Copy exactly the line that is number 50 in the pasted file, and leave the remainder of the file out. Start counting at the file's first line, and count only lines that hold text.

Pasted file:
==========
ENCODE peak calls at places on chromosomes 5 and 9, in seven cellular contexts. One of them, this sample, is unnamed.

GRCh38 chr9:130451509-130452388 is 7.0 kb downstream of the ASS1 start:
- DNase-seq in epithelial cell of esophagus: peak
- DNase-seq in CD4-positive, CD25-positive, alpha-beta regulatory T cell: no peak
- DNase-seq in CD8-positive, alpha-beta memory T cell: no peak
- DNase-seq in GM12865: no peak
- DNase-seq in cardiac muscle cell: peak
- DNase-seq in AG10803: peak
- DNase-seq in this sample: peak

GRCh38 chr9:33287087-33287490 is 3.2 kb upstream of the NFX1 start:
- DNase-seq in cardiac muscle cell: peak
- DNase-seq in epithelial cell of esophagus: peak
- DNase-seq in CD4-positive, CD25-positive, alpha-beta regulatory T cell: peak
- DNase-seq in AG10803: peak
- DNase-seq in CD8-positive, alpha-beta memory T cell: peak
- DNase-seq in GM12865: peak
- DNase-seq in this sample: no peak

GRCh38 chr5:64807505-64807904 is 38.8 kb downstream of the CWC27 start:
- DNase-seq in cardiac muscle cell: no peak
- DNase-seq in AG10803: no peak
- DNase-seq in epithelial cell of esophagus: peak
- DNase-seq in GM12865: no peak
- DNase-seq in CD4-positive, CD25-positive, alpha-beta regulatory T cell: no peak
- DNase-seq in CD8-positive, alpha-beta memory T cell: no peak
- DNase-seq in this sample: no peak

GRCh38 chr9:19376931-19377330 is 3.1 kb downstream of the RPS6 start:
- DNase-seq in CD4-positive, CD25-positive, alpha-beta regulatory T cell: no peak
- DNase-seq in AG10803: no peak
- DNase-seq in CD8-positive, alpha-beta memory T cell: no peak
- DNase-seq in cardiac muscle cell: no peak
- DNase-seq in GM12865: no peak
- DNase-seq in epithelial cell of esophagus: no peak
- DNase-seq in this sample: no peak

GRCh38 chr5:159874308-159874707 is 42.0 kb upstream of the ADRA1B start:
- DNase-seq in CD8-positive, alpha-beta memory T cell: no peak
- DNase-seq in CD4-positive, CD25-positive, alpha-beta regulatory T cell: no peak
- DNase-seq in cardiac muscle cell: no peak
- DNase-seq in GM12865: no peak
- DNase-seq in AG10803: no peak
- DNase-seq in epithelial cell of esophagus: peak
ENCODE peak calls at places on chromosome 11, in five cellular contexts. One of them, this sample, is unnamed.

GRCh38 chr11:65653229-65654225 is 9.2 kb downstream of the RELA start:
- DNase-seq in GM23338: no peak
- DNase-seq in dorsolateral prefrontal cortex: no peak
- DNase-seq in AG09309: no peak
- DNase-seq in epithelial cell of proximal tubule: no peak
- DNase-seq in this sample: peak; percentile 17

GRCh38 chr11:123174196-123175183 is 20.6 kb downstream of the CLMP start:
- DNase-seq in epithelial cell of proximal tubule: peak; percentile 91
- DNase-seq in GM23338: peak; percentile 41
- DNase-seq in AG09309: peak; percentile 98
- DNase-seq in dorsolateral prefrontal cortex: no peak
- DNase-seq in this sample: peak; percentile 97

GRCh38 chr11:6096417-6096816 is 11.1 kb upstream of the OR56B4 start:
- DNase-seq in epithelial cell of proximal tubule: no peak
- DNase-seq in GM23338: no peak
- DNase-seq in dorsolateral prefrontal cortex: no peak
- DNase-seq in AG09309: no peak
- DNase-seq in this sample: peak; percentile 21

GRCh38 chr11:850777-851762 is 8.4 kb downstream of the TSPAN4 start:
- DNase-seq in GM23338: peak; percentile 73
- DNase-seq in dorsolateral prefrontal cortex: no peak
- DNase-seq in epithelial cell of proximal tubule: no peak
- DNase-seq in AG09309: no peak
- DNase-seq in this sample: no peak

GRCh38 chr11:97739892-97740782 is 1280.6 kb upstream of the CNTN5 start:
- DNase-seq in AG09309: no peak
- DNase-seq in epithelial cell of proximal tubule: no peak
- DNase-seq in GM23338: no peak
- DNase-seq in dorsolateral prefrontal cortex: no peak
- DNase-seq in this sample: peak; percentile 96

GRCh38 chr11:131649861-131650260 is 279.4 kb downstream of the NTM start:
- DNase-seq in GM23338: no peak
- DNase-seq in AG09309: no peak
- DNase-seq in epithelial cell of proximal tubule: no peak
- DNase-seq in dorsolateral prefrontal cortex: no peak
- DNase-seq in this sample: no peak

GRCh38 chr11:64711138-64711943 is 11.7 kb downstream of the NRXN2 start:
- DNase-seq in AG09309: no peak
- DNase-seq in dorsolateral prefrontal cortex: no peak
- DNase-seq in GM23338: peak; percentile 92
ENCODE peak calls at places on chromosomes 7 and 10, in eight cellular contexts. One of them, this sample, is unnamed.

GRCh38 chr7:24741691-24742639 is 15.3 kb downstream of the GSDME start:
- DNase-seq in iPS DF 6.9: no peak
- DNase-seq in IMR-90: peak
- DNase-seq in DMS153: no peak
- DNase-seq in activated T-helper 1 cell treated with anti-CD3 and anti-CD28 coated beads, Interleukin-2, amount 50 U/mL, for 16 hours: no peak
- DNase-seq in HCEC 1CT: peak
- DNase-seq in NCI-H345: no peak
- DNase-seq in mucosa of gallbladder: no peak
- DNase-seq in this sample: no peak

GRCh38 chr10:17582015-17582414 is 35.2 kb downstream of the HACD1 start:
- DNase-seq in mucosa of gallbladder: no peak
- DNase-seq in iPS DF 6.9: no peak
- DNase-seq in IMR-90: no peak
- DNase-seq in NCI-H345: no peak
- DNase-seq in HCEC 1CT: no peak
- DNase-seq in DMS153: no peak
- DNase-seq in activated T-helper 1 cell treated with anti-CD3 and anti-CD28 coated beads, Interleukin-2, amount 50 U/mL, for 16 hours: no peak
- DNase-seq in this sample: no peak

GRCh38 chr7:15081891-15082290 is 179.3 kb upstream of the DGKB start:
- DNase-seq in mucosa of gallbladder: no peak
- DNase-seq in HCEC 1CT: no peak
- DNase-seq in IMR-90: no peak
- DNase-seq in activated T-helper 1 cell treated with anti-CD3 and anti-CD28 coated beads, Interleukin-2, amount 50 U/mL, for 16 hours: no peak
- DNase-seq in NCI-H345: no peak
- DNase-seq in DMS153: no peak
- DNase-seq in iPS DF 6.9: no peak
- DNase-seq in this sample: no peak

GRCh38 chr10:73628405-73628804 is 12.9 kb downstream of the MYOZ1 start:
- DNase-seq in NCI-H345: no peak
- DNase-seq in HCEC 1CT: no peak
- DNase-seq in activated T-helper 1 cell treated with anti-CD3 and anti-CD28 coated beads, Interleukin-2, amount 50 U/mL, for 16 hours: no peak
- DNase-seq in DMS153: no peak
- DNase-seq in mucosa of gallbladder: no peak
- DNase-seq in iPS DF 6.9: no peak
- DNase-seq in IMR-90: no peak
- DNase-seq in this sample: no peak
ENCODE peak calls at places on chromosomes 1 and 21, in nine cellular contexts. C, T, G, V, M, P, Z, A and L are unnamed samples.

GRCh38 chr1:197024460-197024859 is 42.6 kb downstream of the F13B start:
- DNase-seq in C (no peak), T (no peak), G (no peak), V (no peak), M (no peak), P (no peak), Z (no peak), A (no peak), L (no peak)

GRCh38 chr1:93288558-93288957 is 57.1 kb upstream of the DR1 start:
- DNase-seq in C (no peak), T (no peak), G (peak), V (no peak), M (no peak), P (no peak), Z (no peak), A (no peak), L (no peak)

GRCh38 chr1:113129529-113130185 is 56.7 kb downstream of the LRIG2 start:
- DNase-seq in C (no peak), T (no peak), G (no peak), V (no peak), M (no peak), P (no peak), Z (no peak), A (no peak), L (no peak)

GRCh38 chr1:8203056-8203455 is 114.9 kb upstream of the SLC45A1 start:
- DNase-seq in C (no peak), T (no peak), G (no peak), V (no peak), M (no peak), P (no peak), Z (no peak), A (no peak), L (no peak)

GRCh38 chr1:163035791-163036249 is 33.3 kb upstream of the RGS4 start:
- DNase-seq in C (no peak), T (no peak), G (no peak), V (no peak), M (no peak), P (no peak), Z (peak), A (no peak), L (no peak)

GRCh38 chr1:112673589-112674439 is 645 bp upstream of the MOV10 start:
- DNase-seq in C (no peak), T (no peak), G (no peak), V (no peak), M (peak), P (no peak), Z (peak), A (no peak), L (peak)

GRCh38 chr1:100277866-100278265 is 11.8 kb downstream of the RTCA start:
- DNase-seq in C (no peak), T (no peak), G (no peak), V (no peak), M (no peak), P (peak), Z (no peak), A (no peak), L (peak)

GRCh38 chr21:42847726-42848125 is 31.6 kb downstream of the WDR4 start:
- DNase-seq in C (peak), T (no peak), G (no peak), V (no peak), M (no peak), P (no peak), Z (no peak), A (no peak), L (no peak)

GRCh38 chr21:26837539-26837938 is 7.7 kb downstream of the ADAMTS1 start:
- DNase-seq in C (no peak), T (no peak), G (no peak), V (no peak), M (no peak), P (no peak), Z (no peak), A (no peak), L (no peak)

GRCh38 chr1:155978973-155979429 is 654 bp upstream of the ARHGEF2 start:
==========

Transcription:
- DNase-seq in GM23338: peak; percentile 41